18. Neil Thomspon

    What is the difference between Twins & BIMs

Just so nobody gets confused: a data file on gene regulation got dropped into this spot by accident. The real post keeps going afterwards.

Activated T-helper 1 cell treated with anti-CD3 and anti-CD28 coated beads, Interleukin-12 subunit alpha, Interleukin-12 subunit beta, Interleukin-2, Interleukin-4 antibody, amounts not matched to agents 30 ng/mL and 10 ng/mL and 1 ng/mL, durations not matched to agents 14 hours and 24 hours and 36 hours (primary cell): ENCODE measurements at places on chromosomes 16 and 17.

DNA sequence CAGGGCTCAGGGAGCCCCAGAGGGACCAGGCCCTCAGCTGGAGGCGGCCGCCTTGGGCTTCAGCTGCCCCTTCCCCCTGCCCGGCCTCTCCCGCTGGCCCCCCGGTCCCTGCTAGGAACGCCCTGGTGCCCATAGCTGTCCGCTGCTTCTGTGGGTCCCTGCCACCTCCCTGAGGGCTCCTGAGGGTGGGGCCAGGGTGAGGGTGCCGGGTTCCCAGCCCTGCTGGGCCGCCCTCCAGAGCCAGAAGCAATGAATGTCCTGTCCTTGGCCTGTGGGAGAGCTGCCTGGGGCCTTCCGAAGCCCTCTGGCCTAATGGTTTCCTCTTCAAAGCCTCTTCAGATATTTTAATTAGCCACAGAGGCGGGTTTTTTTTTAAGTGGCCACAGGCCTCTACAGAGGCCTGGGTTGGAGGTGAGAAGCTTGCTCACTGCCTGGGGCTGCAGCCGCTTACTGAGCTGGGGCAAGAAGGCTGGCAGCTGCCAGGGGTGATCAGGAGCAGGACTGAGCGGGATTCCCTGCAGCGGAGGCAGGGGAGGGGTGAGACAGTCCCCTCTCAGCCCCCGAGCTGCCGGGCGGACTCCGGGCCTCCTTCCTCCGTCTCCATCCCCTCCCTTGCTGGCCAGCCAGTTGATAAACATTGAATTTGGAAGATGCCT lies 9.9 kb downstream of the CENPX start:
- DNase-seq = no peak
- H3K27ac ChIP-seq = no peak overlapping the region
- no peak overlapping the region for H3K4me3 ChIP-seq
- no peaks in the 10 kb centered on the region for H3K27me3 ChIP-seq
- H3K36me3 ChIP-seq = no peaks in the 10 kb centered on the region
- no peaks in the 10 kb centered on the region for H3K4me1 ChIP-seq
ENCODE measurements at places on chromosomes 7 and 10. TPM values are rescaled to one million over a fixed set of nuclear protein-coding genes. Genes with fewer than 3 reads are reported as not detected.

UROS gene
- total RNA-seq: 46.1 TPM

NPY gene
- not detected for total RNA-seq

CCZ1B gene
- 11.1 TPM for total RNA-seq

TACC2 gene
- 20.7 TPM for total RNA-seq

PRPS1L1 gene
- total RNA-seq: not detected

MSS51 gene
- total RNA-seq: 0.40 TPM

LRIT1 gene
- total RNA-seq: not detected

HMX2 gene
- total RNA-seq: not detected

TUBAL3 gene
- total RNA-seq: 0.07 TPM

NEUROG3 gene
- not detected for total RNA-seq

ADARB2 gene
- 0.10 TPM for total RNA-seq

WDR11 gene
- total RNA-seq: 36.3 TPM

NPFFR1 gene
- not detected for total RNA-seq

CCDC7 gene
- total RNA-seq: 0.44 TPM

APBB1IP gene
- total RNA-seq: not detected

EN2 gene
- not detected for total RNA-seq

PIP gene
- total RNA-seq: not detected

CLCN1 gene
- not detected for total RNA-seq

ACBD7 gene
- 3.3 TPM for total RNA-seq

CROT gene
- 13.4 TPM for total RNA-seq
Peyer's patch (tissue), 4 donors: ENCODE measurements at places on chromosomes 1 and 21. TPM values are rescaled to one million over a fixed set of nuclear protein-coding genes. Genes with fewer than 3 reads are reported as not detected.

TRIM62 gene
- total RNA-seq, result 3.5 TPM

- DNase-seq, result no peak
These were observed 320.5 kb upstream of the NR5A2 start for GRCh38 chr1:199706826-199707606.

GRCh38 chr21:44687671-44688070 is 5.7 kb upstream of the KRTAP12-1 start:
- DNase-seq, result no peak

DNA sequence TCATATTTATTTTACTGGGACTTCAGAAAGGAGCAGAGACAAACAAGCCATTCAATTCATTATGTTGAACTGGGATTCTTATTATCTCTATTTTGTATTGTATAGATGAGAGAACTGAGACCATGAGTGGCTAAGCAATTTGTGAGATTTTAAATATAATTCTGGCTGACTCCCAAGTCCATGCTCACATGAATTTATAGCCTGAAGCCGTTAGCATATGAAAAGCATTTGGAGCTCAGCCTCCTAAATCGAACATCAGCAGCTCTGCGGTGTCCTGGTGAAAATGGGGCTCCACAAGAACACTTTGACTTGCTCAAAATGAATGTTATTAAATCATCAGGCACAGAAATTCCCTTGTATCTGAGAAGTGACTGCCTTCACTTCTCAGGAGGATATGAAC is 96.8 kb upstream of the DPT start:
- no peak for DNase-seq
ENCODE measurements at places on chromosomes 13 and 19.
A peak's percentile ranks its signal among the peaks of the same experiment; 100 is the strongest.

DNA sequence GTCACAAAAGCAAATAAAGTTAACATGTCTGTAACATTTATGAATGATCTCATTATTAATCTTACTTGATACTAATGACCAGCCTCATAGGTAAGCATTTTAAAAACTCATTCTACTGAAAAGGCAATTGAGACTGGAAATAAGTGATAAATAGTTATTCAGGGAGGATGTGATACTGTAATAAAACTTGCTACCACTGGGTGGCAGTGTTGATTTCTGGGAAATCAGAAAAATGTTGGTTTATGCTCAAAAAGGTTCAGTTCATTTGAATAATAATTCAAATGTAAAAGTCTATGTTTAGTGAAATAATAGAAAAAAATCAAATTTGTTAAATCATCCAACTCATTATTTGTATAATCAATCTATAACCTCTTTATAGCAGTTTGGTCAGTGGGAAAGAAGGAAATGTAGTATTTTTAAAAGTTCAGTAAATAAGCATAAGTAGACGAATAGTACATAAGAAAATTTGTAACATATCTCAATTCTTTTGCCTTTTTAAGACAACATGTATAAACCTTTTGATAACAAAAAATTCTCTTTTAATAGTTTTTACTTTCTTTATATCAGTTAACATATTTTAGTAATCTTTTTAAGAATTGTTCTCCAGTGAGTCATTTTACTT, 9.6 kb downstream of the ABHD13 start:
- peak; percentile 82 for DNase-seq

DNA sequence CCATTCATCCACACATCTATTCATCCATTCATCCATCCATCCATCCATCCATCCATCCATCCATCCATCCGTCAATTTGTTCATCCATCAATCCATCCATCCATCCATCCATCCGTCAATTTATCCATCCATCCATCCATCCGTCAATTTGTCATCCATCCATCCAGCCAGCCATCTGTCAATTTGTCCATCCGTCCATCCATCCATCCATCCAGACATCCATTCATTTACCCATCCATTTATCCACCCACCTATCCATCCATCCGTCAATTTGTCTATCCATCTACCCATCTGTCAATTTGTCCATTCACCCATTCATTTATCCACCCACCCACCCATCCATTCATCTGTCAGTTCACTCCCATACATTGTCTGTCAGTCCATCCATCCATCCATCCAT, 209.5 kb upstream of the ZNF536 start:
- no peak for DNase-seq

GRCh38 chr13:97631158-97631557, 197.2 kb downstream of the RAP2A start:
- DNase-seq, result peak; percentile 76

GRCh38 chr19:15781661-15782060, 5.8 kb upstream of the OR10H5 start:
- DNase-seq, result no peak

BIM Twin What is What if Files Queries Physical Real Asset Function Time stamp Time graph Transaction Enterprise Outputs Outcomes As Designed? As Intended? (for discussion) I wanted to share some early thinking with you, and please consider this a consultation not a formal announcement of direction. Following the latency post from @DRossiter87 and some conversations with people in different markets. I have found a useful framework to separate BIM from Digital Twins. There is a caveat with the following, this is not a statement of which is better. Both BIM and Digital Twinning have key benefits. Much like a chef has a collection of knives for different use cases. The same is true for BIM and twins. BIM as defined in the standards available sets out how data can be procured in a transactional model. This is where a client can set the information requirements for a supply chain to author and deliver information for a particular purpose. The table above sets out a series of differences and I will work through them one by one to explain what they mean and how they differ. 1. What is vs What if A BIM will tell you what something is, it cannot answer the question what if. The IMF sets out a pathway for askign questions of datasets. For example “What if I turned this value off?”. 2. Files vs Queries Very similar to the above, but with a view on functionality. The BIM sets out the container of the data and the files within. These files include CSV files or a SQL databases for example. The query in the twin space is an operation on the dataset or file. 3. Physical vs Real The BIM space treats physical elements as assets. Those assets would be on some form of register which lists 'tangible things'. Those assets generally develop over time in line with the level of information need. In the twin space this representation of the physical is abstracted up into its function. The real aspect is how the object interacts with reality. This interaction is physically within the system (a pump pumping water) and is broader service / organisational purpose (the pump provides a minimum pressure to supply water to customers and is linked to the revenue stream that, for example, is charged by the cubic meter of water.) 4. Asset vs Function Related to the above, the asset focus is purely on the performance specification and range of the asset's performance in isolation. The twin considers the function the asset plays. @Simon Scott explained a great example of this. The function of a level crossing is to ensure two types ofmobile infrastrcture do not collide (please correct me if im wrong here simon), there is a difference between asking for a level crossing (an asset) and asking for two infrastructures not to collide (a function) are fundementally two differnt questions. 5. Time stamp vs time graph Time in BIM is a time stamp against a transaction or digital snapshot of an asset. The twin aspect is the time graph, the status of a person over time changes. The queries from the twin understand the historical elements of an asset. For example, when searching for an actor on google it can piece together data of that person from a series of datasets that allows a comprehensive history of that a actor to be rendered. 6. Transaction vs Enterprise The BIM standards describe a process for multiple parties to transact data. They set out how data can be procured, authored and delivered as a series of transactions. The twin represents an enterprise view where data flows with purpose aligned with agreed outcomes. 7. Outputs vs outcomes BIM through its focus on transactions and assets can only provide insight on outputs, where twins focus on functions and enterprise it can provide insights on outcomes. 8. 3D Rendition vs Abstracted BIM requires a 3D rendition of an asset as set out in the level of information need / requirements. For the digital twin, and to use @DRossiter87example of a BMS, there is no need for a full representation of the asset. All that is required is the data needed in order to execute a decision, either for a machine or human. Of course, if the what if statement includes a spatial requirement a boundary condition for the geometry is required. A non-geographic example, is that the BMS wants to know which rooms to heat for the day for a school, a key input could be the lesson plans from the teaching staff to understand occupancy of a space. On the other hand, a geographic example is if the AHU requires a filter replacement and the plantroom is tight for space. There would be a need for a physical representation of the space. I welcome the discussion and feedack! the_pathway_towards_an_imf.pdf DTHUb_NewbieGuide_May2020_(1).pdf